An exploration of the interaction between business certifications, procurement policy, and ESOPs
An exploration of the interaction between business certifications, procurement policy, and ESOPs. The intersection between ESOPs and business ownership certifications (such as minority-, woman-, and veteran-owned) is often seen as a tough one to navigate. Though the regulations guiding procurement and contracting policy are strict for a reason, they can become prohibitive when less straightforward business structures are involved, so much so that many businesses fear losing their very valuable certifications should they sell more than 50% of the company to employees. This oftentimes only serves to penalize the populations they're supposed to serve—women, minorities, veterans, and the business owners and employees who belong to aforementioned groups. Thanks to a generous contribution from the W.K. Kellogg Foundation, the NCEO was able to begin exploring these interactions more in depth. This page will serve as the repository for resources as we continue to work in this field.
With the help of allied agencies and stakeholders, the NCEO has begun a database that catalogs the basic requirements for the wide variety of business certifications throughout the nation, with a specific focus on minority-owned, women-owned, veteran-owned, and disadvantaged business enterprises. The database is—and will likely always be—a work in progress. The database is an approximation and amalgamation of a wide variety of sources from throughout the internet. Requirements that were contradictory or unavailable from any sources are left blank. If you have questions about a specific certification in the database, contact the name listed in the appropriate field, or the NCEO's outreach coordinator Timothy Garbinsky. If you would like to make an addition, correction, or amendment to the database, please contact Timothy Garbinsky here.
Navigating the Database
Disadvantaged Business Enterprises (DBEs)
DBEs have nearly uniform requirements and expectations from state to state as the regulations are set by the US Department of Transportation. Though the information is almost identical across the board, it's been left visible for ease of access.
Minority- and Women-Business Enterprises (MBEs/WBEs)
There are a wide variety of certifications that provide MBE or WBE certification. Many government entities at the state and local level have their own MBE and WBE programs that carry with them specific government procurement benefits. There are also widely used third-party certifications, provided primarily by the National Minority Supplier Development Council for MBEs and the Women's Business Enterprise National Council for WBEs, as well as their regional affiliates. Some government agencies do offer reciprocity with third-party certification. The requirements and eligibility for WBEs and MBEs will vary from place to place and agency to agency. Eligibility requires, at base, two components:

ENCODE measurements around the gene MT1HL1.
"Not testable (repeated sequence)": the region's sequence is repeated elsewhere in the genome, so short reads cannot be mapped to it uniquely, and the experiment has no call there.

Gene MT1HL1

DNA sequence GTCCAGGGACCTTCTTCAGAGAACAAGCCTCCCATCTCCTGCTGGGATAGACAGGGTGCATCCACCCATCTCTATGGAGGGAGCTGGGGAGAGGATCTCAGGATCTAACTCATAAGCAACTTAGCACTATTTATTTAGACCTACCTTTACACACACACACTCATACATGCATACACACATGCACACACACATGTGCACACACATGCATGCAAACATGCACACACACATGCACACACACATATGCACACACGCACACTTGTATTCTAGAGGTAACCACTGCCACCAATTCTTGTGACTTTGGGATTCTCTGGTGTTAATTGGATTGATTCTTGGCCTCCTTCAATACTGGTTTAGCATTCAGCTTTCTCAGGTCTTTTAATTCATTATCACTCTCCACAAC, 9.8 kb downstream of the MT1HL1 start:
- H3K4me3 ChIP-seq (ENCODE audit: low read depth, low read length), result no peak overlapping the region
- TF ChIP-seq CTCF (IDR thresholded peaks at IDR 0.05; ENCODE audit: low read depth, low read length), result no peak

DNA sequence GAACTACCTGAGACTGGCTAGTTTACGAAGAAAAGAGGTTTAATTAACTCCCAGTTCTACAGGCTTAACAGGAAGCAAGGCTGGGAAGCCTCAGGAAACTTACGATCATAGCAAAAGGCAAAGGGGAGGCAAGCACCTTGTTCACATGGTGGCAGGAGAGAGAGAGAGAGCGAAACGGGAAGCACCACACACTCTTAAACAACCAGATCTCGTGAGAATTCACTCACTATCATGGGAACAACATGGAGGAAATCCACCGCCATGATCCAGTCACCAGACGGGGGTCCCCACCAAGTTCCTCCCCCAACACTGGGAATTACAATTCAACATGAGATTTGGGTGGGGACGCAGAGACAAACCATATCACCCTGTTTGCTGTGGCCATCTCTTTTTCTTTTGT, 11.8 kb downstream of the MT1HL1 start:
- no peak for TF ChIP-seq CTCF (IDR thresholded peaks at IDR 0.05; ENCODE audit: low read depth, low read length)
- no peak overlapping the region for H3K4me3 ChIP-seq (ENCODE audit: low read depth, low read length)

- Ownership:The business must be owned at least 51% by one or more of the addressed population.
- Governance:A member or members of the addressed population must exercise meaningful operation and control of the company
Many agencies don't specify whether an ESOP qualifies for ownership through a trust. Meanwhile, while the governance component is present in some aspect for all certifications, the form it might take varies. Some examples of required governance/control for the addressed population include a: a majority of the board of directors; meaningful daily operational control, including the hiring and firing of high level employees; demonstrable expertise in the business' industry; and the highest compensated individual being a member of the addressed population.
Veteran Business Enterprises
These certifications are handled and regulated by the Department of Veterans' Affaires and can often be somewhat more arcane. A good example of their complexity is found in the document at the bottom of the page.
The Small Business Administration's (SBA) 8(a) and Historically Underutilized Business programs are found in this category. Other less orthodox or harder to qualify certifications will be listed here as they come up.
The glossary contains the alphabetical list of some of the more common terms and acronyms, with definitions established by government agencies.
Inclusive Enterprises Case Studies
Click here to access a white paper that gives an overview of the relationship between ESOPs and business certifications, including case studies of successfully certified 100% ESOP-owned companies.